There are no studies to date specifically about eating disorders in the pole community, but there are a few related studies. Research by Pelizzer, Tigeman and Clark found that pole dancers scored higher on embodiment (“…a strong awareness of and a sense of connectedness with their bodies..”) and positive body image, (“..the extent to which individuals appreciate, respect, accept and protect their bodies..”), than non dancers and they go on to suggest that “the sexually expressive component…may be beneficial for women’s body image” (2015). Feminist scholars interested in the mainstreaming of pole dancing as a recreational activity found that women experienced dancing as a way to, “actively resist dominant patriarchal notions of feminine sexuality” while still asking us to consider if it reinforces social oppression of women as erotic objects (Whitehead and Kurtz, 2009).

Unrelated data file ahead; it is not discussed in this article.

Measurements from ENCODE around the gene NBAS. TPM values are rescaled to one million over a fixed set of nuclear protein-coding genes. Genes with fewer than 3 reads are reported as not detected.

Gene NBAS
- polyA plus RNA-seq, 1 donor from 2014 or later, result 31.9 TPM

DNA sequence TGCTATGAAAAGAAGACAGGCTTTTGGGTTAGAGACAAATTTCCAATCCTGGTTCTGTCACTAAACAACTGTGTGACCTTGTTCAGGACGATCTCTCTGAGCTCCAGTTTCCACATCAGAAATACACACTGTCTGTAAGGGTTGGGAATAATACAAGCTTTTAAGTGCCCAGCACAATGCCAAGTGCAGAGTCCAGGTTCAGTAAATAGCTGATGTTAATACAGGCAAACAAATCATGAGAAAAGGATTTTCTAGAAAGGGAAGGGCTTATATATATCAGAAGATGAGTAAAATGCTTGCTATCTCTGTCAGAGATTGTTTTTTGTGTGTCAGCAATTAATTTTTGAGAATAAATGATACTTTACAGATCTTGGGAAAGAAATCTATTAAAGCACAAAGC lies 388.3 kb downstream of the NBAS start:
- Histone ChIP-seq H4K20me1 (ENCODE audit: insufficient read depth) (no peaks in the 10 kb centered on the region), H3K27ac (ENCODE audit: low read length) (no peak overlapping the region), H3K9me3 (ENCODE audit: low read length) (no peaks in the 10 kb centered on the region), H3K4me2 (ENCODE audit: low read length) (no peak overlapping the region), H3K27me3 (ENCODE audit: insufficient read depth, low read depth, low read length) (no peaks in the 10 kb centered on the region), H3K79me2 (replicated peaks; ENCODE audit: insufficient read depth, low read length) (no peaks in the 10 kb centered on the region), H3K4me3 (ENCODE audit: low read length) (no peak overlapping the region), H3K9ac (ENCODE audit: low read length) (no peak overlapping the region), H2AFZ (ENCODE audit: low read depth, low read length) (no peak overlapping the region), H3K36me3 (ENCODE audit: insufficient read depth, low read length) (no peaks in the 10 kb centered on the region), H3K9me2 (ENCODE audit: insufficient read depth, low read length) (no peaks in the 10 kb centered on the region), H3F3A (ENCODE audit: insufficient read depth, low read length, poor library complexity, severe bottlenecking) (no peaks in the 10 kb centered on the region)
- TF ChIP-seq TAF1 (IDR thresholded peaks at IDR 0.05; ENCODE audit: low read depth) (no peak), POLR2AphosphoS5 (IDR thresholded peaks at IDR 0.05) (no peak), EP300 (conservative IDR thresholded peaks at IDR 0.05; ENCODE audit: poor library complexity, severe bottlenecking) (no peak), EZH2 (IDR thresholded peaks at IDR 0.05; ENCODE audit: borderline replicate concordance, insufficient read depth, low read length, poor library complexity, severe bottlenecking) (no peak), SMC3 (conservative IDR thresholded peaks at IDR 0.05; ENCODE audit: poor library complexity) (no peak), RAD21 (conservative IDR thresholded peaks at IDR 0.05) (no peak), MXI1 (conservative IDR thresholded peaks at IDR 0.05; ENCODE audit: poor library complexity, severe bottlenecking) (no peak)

We can’t pin down the development of an eating disorder to any one thing, and there is no one type of person who has an eating disorder. All of my patients are so unique. But I can guarantee one commonality in all my patients – the inhibition of desire. An eating disorder is about the dampening and dysregulation of desire. A woman with an eating disorder puts her desires to live fully, authentically and sensually in a rigid box so that she and those around her are protected from her potential. Treatment involves understanding how all that desire got displaced into elaborate food and exercise rituals. We have a saying eating disorder treatment community, “Beware of the woman who has recovered from an eating disorder!” She is a woman who can truly think about, and tolerate, the grey areas of desire, shame, power, sexuality, hate and love.